Students in Marino’s advanced writing course at the University of Southern California created these three widgets, which you can plug-in to your own site to share with your students. To the right of the content you’ll find a panel of buttons that gives you the code to add the tools to Facebook, MySpace, Blogger, and more. If you want to add the widgets to a site that’s not listed, just copy and paste the embed code under the buttons.

Here are the three tools. Each is an alpha version, so remember that students are still tweaking and polishing their work!

  • Writing Process: How to Cure Writer’s Block” suggests 10 different ways that writers can get past blank-screen syndrome. You’ll find links sprinkled through the different sections that will take students to recommended sites, like MindMeister and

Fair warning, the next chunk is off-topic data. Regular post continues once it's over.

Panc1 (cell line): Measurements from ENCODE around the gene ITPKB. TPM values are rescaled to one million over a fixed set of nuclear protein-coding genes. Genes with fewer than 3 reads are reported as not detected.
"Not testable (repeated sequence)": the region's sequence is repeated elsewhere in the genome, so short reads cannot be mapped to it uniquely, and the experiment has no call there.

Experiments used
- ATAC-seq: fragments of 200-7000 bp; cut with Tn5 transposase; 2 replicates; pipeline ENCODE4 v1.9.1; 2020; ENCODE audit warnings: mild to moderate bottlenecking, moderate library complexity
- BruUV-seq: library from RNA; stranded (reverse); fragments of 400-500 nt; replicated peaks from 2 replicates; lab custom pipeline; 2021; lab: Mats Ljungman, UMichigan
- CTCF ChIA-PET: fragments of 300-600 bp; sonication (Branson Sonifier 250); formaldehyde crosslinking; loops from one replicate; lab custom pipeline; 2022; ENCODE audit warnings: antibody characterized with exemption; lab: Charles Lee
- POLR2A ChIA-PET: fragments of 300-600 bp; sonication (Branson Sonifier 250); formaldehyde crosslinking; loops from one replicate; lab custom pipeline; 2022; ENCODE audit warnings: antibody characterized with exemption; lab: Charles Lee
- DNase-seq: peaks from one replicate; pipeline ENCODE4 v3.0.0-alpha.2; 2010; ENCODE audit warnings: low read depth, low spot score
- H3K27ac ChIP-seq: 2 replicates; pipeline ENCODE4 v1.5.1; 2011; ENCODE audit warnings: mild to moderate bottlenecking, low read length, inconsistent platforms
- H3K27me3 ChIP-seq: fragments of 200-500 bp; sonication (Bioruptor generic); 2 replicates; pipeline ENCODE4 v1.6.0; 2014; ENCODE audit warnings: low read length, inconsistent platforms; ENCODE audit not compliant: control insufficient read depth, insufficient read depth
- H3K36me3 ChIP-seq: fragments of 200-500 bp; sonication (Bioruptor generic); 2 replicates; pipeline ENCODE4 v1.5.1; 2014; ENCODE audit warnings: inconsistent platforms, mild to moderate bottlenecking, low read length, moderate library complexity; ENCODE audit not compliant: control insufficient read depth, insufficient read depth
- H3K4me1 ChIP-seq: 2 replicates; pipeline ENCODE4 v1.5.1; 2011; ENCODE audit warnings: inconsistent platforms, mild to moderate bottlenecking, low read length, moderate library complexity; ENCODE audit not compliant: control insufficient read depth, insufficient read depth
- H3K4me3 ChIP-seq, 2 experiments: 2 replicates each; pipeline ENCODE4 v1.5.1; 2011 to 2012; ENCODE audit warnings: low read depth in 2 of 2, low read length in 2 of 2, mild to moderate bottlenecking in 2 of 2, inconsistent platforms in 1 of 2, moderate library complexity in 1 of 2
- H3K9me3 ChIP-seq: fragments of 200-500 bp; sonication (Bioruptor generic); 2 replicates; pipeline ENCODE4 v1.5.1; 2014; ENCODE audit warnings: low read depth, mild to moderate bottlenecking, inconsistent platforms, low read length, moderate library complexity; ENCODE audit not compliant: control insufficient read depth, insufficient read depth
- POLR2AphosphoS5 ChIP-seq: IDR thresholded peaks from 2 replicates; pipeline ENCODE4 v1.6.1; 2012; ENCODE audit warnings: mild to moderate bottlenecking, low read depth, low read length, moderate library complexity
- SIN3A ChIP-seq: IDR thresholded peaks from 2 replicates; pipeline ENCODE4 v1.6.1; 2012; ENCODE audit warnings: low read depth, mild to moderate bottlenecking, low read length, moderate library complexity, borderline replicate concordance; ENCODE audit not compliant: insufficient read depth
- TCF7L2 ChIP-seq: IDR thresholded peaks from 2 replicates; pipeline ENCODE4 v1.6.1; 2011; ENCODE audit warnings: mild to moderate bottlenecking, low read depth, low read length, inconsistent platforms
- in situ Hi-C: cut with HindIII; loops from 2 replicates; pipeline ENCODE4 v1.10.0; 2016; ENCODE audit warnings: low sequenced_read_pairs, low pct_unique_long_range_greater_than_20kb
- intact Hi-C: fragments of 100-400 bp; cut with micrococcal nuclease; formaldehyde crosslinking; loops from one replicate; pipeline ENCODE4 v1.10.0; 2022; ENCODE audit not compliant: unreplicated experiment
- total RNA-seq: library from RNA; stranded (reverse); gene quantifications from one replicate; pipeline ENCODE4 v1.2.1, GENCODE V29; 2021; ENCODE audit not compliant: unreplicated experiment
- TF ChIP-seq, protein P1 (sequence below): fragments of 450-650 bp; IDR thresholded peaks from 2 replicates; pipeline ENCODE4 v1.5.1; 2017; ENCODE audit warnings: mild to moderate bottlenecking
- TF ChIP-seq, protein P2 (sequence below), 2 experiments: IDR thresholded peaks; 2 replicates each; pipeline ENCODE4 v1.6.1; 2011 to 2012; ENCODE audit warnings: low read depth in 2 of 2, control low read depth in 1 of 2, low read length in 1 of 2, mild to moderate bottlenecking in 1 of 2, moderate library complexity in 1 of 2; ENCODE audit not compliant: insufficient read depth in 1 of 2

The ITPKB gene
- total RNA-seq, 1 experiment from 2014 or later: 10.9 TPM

• Rhetorical Devices: Do you Have MagicSpeech?” tests visitor’s knowledge of figurative language and other rhetorical devices. A series of cartoon scenarios demonstrate rhetorical devices in action. Visitors choose one of three options to identify the techniques and get automatic feedback on their performance.
  • Voice: The Wheel of Moody Voices” defines and demonstrates six different moods or modes that writers can adopt as they write. Note that the example sentence for each mood communicates a similar idea, but each in a different way. Suggest students compare the examples to see voice at work.

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Categories: Assignment Idea, Teaching with Technology
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Teach Using Twitter… Sort Of

posted: 5.9.09 by archived

Copyblogger has an interesting article about writing gripping Twitter headlines. Why not apply this same approach towards having your students write theses, key ideas, or even titles for their papers?  Most students can use practice writing powerful and interesting titles.

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Categories: Adjunct Advice, Assignment Idea, Drafting, Gregory Zobel, Planning, Teaching with Technology, Writing Process